Work and the conditions of artistic operations are also covert protagonists in the implied drama of “Untitled Textile Arrangement (Towel Rack #6).” Undermining the sanitary sterility of hotel rooms, the viewer is left to speculate whether the black stained, neatly folded towels are the revenge of an irate chambermaid outraged by the oppressive conditions of her servitude, the side effects of an oil spill, or an expression of creativity in tie-dying. The clothes and towel racks broach the charged subject of employment. Art is work and the artist’s studio is the workshop in Ross-Ho’s imagery, parallel to other emotionally redolent work places that resonate with the hidden drama of diurnal activities.
Amanda Ross-Ho, “Untitled Still Life (Real Archive/I Know What To Do)”, 2011, Hand-drilled sheetrock, latex paint on folded paper, pushpin, found images, linen tape, map tacks, power bar foil backing, construction paper glare device, laser print, acrylic on plastic thumbtack, graphite and wine on Bristol paper, aluminum thumbtack, boot tape, Courtesy of the artist and Shane Campbell Gallery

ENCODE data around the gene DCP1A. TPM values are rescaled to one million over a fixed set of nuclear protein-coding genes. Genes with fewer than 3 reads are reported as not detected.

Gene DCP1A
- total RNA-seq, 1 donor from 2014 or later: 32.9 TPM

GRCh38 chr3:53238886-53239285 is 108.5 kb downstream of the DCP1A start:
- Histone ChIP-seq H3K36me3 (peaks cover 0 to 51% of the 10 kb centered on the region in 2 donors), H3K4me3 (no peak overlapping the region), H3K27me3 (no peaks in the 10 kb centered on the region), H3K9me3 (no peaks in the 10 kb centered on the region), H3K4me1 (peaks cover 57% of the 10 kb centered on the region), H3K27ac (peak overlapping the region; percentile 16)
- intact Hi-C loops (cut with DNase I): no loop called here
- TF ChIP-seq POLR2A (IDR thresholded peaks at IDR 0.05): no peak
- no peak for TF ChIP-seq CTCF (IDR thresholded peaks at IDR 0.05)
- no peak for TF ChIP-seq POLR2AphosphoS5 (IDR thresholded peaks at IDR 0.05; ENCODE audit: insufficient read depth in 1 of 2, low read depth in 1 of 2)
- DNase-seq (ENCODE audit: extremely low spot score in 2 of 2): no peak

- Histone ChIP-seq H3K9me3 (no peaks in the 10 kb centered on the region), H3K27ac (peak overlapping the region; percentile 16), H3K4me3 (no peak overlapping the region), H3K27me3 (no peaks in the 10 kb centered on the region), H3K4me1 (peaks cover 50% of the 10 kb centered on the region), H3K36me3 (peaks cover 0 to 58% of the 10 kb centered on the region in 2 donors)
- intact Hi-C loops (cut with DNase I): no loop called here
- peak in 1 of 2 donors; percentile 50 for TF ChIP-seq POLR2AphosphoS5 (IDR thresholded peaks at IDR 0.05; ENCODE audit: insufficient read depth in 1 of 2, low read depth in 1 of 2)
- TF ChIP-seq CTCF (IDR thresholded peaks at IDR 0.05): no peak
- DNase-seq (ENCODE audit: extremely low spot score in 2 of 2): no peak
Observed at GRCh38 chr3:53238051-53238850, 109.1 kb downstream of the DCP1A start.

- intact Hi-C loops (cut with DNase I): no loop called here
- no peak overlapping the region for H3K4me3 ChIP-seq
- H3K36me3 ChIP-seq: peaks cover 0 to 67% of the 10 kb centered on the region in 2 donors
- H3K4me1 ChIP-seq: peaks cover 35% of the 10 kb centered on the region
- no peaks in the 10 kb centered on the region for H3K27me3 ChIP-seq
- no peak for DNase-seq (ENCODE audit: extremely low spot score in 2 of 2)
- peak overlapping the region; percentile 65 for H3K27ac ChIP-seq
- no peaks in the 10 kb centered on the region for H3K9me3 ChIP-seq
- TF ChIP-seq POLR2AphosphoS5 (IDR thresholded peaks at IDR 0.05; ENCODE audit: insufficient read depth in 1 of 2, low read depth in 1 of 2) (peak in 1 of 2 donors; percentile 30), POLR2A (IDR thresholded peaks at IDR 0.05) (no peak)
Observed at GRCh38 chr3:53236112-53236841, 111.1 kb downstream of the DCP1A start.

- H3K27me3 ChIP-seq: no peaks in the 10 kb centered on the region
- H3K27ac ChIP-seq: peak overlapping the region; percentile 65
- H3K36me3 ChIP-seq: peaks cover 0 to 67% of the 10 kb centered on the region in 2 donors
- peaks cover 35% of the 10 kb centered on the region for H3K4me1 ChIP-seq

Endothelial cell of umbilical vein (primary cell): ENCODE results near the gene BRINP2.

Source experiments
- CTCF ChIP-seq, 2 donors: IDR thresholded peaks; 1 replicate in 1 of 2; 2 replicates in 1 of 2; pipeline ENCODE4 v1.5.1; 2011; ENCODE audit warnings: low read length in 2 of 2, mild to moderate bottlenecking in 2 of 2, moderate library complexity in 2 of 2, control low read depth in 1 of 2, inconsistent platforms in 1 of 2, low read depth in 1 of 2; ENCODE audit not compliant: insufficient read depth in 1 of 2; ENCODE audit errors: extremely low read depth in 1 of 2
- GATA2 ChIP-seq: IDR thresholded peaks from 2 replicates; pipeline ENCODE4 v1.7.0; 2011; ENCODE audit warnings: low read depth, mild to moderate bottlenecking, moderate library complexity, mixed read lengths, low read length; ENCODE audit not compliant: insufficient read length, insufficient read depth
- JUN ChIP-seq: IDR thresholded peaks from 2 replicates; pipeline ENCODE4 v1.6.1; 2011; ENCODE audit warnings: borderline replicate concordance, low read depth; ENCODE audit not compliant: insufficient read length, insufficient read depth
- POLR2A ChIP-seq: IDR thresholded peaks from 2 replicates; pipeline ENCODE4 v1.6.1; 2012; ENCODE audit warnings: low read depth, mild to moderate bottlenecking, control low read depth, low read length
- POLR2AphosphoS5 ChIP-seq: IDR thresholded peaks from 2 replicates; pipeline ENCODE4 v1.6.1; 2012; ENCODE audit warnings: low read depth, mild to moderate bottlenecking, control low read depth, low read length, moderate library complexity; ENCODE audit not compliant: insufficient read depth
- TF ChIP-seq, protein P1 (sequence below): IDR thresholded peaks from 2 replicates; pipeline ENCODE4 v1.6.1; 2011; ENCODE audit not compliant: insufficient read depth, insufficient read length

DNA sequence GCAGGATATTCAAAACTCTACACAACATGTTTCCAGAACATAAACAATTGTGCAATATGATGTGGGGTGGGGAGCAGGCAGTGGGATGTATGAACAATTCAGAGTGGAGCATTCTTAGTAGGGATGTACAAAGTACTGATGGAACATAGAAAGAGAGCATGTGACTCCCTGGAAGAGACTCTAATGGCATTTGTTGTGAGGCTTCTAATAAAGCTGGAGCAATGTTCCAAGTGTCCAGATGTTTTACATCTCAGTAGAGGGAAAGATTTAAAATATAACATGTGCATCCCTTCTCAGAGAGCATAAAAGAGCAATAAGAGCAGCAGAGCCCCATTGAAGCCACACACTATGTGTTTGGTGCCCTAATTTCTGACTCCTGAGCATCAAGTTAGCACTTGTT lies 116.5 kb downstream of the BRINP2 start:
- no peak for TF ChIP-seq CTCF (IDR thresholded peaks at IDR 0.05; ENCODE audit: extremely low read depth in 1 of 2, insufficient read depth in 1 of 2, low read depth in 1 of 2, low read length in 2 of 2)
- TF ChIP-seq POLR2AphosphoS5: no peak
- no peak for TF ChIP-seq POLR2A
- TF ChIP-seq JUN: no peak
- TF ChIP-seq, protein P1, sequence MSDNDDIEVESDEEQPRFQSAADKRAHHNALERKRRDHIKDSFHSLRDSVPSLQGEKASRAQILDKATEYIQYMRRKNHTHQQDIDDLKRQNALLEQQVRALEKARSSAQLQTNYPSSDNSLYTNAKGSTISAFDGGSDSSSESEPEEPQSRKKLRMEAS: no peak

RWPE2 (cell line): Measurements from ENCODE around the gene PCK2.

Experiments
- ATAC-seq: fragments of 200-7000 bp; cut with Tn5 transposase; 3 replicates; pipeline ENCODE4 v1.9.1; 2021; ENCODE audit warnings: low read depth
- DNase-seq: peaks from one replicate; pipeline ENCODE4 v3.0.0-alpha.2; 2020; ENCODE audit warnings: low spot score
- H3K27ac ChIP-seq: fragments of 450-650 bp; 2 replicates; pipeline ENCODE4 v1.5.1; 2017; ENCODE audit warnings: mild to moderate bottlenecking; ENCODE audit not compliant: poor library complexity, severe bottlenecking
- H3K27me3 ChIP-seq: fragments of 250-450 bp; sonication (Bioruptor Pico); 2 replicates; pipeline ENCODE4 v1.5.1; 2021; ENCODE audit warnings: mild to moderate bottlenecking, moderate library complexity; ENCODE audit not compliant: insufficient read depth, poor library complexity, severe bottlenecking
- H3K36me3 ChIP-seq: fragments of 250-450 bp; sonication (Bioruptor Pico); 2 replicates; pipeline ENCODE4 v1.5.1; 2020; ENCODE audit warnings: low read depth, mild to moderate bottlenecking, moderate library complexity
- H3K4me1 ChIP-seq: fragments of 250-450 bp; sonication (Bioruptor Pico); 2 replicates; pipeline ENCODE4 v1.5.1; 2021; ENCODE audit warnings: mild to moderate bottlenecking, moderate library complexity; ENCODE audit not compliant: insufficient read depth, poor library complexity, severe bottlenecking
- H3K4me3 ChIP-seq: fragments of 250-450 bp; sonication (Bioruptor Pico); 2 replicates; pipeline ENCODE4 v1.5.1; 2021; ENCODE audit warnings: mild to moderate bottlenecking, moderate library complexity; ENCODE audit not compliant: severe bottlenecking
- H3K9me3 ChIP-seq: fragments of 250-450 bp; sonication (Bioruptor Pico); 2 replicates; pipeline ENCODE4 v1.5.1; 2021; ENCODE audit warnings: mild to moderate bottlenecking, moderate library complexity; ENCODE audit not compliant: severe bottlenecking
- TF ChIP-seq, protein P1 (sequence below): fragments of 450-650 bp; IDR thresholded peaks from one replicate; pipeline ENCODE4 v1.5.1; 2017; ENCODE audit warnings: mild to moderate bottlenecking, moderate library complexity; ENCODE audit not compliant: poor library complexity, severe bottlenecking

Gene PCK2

The studio is also a model of consciousness in Ross-Ho’s work and self-reflexively represents the cerebral conditions of art-making. “Untitled Still Life (Real Archive/I Know What to do” offers a model. The artist utilizes a pegboard format drilled by hand in slightly unconventional dimensions but with the standard one-inch interval between holes. Continuing the labor theme of the over-sized garments, pegboard connotes a utility area, like a garage, storage shed or workshop. It is a hallmark of the well-organized craftsperson or home improvement enthusiast, who uses peg hooks to hang peggable products or tools. The hooks are supported by gravity alone, and the well-installed pegboard has an even weight distribution along several mounting points.